Private dining chef, Nyonya Chin See, hosted a 4-hour marathon dinner for us last night, featuring a plethora of dishes, including the complicated celebratory dishes of the “Leng Ngah” Fujianese people.
The Leng Ngah are a Hokkien sub-dialect ethnic group, whose homeland is where the modern-day city of Longyan stands. Longyan (Chinese: 龍巖; Hakka: Liùng-ngàm), is a prefecture-level city in southwestern Fujian province, bordering Guangdong to the south and Jiangxi to the west.
Some of the dishes take more than a week to prepare, e.g., cleaning and re-hydrating dried bamboo shoots, whilst some dishes take up to 30 different steps or more to prepare, and for the various components to be cooked, before assembling them into a single dish!
Our dinner last night:
“Sek kim” (Shijin / 什锦) - traditional Leng Ngah appetiser rolls of candied tangerines, peanuts, sesame seeds, candied wintermelon, pork lard, breadcrumbs & shallots, wrapped in a thin egg omelette.
House special prawns and white fungus salad, with lotus seeds, gingko nuts, lily bulbs and torch ginger, in a citrus dressing
“Or Bak” or “black pork” (煎黑肉～时来运转)
Penang-Nyonya Curry Kapitan makes an appearance, in a nod to Penang Nyonya cuisine, an integral part of the culinary offerings of the Heritage Artisans team, which of Nyonya Chin See is part of.
Curry Kapitan is a signature Penang dry curry - julienned kafir lime leaves (daun limau perut) provides its trademark scent and flavour.
Leng Ngah Yang Yu (洋魚 /年年有余) - this is perhaps the most important dish amongst the Leng Ngah culinary culture’s pantheon of traditional main dishes. There is an old Leng Ngah saying about the “Yang Yu”: 不出洋鱼，不成宴席 meaning “Without this dish, it’s not a complete dinner.”
Leng Ngah Yang Yu (洋魚 / 年年有) consisted of thick wedges of minced pork pattie, braised with pork-ribs, cuttlefish, Chinese white cabbage, carrots, black moss and other delectables. It packed an umami sucker punch.
Four Heavenly Kings (四大天王/ 吃了做王）- a spicy Malaysian-Chinese stir-fry of okra, stink beans (petai), long beans and eggplant. My first taste of this dish was in 2010, in a new Chinese restaurant in Singapore. I met a cousin for lunch and we were puzzled at the time, and asked the waiter what it was - he said, “Oh, this is a popular “dai chow” dish in Malaysia among the Chinese.” Ever since then, we’d know if a restaurant serves that dish, it has to be Malaysian-owned.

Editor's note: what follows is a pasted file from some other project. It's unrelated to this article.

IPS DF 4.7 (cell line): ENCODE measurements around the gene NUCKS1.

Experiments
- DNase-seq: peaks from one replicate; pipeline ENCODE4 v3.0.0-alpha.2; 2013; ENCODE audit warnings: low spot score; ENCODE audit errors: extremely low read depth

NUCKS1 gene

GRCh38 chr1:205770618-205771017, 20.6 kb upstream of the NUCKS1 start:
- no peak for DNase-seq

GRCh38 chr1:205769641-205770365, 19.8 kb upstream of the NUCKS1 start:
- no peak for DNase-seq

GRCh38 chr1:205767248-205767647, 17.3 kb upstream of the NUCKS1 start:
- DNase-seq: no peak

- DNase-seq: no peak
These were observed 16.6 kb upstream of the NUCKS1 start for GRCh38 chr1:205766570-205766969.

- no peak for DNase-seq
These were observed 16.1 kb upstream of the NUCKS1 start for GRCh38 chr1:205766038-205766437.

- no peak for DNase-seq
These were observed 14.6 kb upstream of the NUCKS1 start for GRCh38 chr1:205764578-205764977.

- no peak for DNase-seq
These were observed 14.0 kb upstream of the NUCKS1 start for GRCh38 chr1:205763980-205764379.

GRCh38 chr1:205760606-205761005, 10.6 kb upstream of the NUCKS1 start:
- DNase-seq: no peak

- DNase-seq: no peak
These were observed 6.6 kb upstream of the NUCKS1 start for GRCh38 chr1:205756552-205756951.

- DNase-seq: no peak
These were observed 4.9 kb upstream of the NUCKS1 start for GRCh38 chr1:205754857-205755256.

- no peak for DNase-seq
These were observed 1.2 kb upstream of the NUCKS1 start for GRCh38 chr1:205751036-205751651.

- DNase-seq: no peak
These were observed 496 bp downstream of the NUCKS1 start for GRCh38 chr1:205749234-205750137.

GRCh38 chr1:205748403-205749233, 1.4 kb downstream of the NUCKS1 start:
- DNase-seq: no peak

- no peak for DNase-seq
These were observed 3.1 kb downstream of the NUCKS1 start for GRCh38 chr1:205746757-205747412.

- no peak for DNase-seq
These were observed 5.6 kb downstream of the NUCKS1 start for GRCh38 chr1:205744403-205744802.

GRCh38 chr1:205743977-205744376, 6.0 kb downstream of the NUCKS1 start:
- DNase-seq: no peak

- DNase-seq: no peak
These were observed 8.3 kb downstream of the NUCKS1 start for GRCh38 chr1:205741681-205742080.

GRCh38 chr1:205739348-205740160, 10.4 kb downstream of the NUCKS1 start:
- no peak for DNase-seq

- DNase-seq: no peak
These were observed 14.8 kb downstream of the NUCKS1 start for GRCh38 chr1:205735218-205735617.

Leng Ngah Soon Kua (吃了做Kua) is an incredibly hard-to-prepare dish.
Re-hydrating the red-hued dried bamboo shoots require one week of boiling, soaking and daily cleaning of the shoots.
After one week, the re-hydrated bamboo will then braised with condiments and spices. The braised dish then needs to be kept over three days - re-boiled each day - to let the flavours mature, before it can be served.
Whole slabs of marinated pork belly also needed to be deep-fried, before being added during the braising of the dish. The end-product is ready to eat, after 13 days’ of pain-staking preparation and cooking - it packed quite an umami punch.
The Leng Ngah culinary culture calls for large chunks of servings in their food, as a symbol of generosity and sharing.
This was in complete contrast from my own Nyonya culinary culture, which requires very fine cutting of meats and vegetables into dainty morsels, to denote delicacy and a higher level of culinary standards.
But, in Leng Ngah tradition - big, coarse chunks of food denote abundance and the generosity of the host:
Bangkwang char - stir-fried jicama with mushrooms and shallots. This is a Penang-Nyonya dish (it doesn’t exist in Malacca-Nyonya or Singapore-Nyonya cuisines) - and Nyonya Chin See reverted back to Nyonya-style of fine-cutting vegetables.
Nyonya Fried Fish (飞黄腾达) - this is a unique Nyonya Chin See creation: fish marinated in turmeric & other spices, pan-fried, then served with chopped scallions, chilis, torch ginger and Chinese parsley.
Our hostess, Nyonya Chin See:
Dessert: Bubur cha cha - the traditional Malaysian dessert of coconut milk with a variety of tubers: sweet potato, taro, yam, pumpkin, black-eyed peas, and pieces of colourful jellies called “cha cha” (from the Malaccan Portuguese-Creole Kristang dialect.
One of the best meals I’d had in a while. The time-consuming, hard-to-prepare Leng Ngah dishes were the standouts.
Nyonya Chin See Food Services / Heritage Artisans
2, Bodhi Avenue, 10400 George Town, Penang, Malaysia
Tel: +6016-414 0802
Opening hours: Private dining by appointment only.
Enquiries: 10am - 6.30pm daily.